Discussing money might be the only real conversational taboo left in America. We've recognized, over time, that sharing our ideas and even our fears with trusted friends and family only builds our understanding and makes our lives better. These days, it's okay to talk about the troubles we're having with our children or even our marriages. We can talk about race, religion, identity, etc., outside of work. But, do we talk with each other about our salaries? Oh goodness, absolutely not. That's way too personal, and it's a conversation fraught with danger. But, what if this is a mistake? There may be some real upsides to loosening up our conversations about money.
Our resumes and online professional profiles are chock full of pieces of evidence chosen to support and justify our qualifications. But, it turns out that our emotional intelligence (a trait rarely highlighted during the job search process) could be one of the greatest determinants of our professional success. Emotional intelligence is more important that most folks realize. Here's how it helps you at work.
We know that motivation, talent, and maybe a little bit of luck are a great recipe for success, but what if there are other factors at play as well? Does a person's level of attractiveness impact the trajectory of their career? Let's take a look at some of the latest research and information on the topic to discover whether or not attractive people are rewarded professionally for their looks.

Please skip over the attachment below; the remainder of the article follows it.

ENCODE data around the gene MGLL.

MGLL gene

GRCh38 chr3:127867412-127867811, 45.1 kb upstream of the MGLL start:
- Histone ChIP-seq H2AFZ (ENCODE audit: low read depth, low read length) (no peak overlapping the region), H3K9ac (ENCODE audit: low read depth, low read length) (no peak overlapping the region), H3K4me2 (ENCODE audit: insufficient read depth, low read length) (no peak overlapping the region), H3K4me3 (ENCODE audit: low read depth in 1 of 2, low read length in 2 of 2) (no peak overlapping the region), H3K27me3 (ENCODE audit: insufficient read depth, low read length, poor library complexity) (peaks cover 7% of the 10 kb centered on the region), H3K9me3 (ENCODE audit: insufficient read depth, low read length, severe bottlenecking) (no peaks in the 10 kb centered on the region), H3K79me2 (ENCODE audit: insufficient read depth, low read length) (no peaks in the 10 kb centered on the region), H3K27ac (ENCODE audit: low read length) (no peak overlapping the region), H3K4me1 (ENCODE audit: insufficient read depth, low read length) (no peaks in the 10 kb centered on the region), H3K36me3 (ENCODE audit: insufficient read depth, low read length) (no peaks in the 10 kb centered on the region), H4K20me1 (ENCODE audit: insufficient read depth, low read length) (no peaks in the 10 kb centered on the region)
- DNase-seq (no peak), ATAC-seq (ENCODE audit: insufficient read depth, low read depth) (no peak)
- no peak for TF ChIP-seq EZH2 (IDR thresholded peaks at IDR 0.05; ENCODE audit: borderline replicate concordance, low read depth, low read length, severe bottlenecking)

Sometimes, it's tough to keep feeling good and working hard, especially during the winter months. There is something about the cold, dark, gray days that just make you want to stay in under a blanket with a good movie and a less-than-optimal snack. But, if you're looking for a quick and easy way to find more motivation for work, or other goals you're pursuing (maybe at home, or at the gym), this method could really help. Read on to learn more about how the concept of "future you" just might save the day.
Information about your salary is probably something you don't care to share with too many people. Among friends, though, more and more of us are opting to be open about how much bacon we bring home. Here's why that might be a good thing.